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Ethiopian Olympic marathoner might have put his life in danger with protest gesture

Like many other Olympic athletes in the past, Ethiopian marathoner Feyisa Lilesa made a gesture Sunday night when he crossed the finish line in Rio.

But simply making the sign with his arms could have cost the silver medalist his freedom or even his life if he returns home.

He told reporters after the race: "I was protesting for my people. ... If I go back to Ethiopia, maybe they will kill me. If I am not killed, maybe they will put me in prison."

Crossing one's arms over one's head as Lilesa did is a sign used by members of his Oromo tribe to protest the Ethiopian government.

Tensions between the Oromo and the government have been on the rise since last November, when the government announced plans to reallocate Oromo farmland for development.

The announcement sparked intense protests across the nation that lasted for months. 

Officials scrapped the idea in January, but demonstrations flared up once again in recent weeks over protesters who are still being detained. 

And according to a Human Rights Watch report, the government is using violence to stop the protests. The group says more than 400 people have been killed and thousands more injured.

"Oromo is my tribe ... Oromo people now protest (for) what is right, for peace, for a place," Lilesa said in a news conference after his medal ceremony.

Lilesa also said he has family members who are in prison, and "if they talk about democratic rights they are killed."

Lilesa, a father of two, said that because of the violence in his home country, he can't return to Ethiopia after the Olympics. He said he might stay in Brazil or go to Kenya or the U.S. if he can.

An Ethiopian government spokesman said Monday that Lilesa could return to the country and would receive "a heroic welcome," the Associated Press reported.

It's unclear if his post-race gesture will affect his win in Rio. The Olympics committee has stripped athletes of their medals over political statements in the past.

Watch: Usain Bolt interrupts interview to show respect for U.S. anthem

There were many highlights during the Summer Olympics that concluded Sunday night in Rio de Janeiro, and Jamaican runner Usain Bolt provided many of them.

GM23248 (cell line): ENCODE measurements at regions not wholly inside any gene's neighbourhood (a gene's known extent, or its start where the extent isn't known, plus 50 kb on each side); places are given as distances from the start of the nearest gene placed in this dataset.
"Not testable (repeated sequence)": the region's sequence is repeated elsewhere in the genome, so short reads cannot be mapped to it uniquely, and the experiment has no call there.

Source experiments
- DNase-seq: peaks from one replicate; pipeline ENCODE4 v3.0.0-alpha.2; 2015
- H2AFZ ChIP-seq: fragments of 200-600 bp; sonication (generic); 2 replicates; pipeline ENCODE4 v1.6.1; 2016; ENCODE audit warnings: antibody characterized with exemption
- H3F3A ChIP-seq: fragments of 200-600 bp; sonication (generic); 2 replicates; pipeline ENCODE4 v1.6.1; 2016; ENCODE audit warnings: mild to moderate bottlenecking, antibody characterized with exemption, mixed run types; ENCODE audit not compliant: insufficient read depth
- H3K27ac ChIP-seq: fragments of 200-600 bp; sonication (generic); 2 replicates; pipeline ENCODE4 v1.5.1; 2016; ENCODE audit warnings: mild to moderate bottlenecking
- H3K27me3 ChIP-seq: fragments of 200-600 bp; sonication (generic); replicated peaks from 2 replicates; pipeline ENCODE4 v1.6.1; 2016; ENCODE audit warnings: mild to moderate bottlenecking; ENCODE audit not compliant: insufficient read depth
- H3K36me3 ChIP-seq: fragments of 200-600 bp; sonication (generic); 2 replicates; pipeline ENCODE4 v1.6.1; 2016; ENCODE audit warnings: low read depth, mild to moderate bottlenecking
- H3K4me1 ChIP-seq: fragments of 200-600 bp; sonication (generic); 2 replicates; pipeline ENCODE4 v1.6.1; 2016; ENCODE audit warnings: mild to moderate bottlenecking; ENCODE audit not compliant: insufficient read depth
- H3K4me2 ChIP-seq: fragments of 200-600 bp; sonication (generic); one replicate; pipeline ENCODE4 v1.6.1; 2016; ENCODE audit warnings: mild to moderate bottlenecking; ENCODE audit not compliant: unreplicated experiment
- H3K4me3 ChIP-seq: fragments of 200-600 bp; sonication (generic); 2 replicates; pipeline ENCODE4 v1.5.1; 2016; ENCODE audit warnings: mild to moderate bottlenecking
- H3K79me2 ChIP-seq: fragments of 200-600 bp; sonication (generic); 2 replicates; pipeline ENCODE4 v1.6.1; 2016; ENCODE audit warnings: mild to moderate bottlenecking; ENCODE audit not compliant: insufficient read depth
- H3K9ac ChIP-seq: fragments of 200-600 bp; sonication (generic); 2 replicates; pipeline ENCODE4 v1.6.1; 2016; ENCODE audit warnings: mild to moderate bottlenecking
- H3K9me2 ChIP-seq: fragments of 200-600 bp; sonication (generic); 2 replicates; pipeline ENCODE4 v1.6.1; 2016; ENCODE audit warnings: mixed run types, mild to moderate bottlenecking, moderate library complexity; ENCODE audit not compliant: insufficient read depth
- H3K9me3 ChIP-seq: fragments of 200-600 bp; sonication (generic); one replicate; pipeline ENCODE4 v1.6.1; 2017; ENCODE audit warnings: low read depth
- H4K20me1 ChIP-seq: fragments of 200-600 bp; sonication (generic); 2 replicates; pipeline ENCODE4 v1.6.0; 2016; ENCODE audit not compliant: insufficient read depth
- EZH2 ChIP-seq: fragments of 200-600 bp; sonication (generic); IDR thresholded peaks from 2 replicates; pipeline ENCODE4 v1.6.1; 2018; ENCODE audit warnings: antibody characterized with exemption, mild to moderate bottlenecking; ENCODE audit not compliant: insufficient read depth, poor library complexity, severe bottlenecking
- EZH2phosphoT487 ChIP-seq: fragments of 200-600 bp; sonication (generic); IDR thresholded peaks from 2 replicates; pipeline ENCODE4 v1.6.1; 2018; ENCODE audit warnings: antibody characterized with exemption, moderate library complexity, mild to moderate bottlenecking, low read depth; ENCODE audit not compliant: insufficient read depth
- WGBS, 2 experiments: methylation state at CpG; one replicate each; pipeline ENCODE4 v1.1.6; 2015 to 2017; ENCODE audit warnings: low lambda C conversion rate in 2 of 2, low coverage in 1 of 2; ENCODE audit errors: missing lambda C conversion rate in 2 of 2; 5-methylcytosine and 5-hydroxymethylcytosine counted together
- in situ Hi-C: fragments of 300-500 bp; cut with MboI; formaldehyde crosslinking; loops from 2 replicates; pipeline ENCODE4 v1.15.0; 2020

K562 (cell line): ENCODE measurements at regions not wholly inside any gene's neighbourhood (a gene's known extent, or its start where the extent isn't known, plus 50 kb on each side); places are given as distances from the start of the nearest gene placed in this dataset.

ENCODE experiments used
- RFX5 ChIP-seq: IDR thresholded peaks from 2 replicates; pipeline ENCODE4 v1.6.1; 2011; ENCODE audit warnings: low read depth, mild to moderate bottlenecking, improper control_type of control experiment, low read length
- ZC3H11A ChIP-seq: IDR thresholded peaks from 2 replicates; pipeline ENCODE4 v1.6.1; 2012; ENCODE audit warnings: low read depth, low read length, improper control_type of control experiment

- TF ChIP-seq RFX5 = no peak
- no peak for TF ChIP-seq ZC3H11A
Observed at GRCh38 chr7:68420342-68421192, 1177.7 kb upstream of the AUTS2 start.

Participating in his third Olympic Games, the record-setting sprinter won three more gold medals on the track. Just as appealing for many is Bolt's over-sized personality and theatrical approach he brings to the sport.

Even with his many memorable moments this year, one moment from the London Olympics is making headlines again.

In 2012, he stopped an interview with Television Espanola to show respect when the "Star-Spangled Banner" began to play.

Bolt asked if the interview was live, and the reporter said that it was, but the Olympian still paused the interview to turn and listen to the American anthem.

When the song finished, Bolt apologized for stopping the interview and then answered the reporter's question.

American pole vaulter Sam Kendricks, who won the bronze in the men’s pole vault earlier this week, acted similarly recently in Rio.

Kendricks, who is listed as a second lieutenant in the U.S. Army Reserve, stopped mid-run on a jump during a qualifying round for the event.

"Those guys are really proud of me and have given me every chance to continue as a civilian," Kendricks told USA Today. "I am certainly looking to represent the Americans on two fronts, as a military man and as a U.S. athlete. I'm just trying to put my best foot forward for all those soldiers who are watching."

Notre Dame dismisses starting safety, suspends cornerback after weekend arrests

Notre Dame coach Brian Kelly announced Sunday that he had dismissed starting safety Max Redfield and suspended cornerback Devin Butler indefinitely after both were arrested in separate incidents in Indiana over the weekend.

Redfield was a two-year starter who was fourth on the team in tackles last season. He also faces an additional charge for possession of a handgun without a license.

Four other four players arrested with Redfield on misdemeanor possession of marijuana will be disciplined internally, Kelly announced. University officials could impose more penalties on top of what the athletic department decides.

In a separate incident, Butler was arrested during a bar fight between two women. According to police, Butler was asked to move back and the player “shouted profanities at the officers and starting swinging his fist.” One officer was taken to a local hospital for treatment of minor injuries, including a sore wrist.

>> Read more trending stories

Kelly issued a strongly worded statement on Sunday.

“There are times when a player’s conduct fails to meet the standards I have set for our football team that it is appropriate to take action independent of any decision that might be made by the Office of Community Standards,” Kelly said. “This is such an instance.”

From a football perspective, Kelly’s decision will hurt the Irish secondary. With Redfield now gone, freshman Devin Studstill is projected to start. His backup is also a freshman. Butler was still rehabilitating a broken foot injury suffered in June. He was not expected to play until October.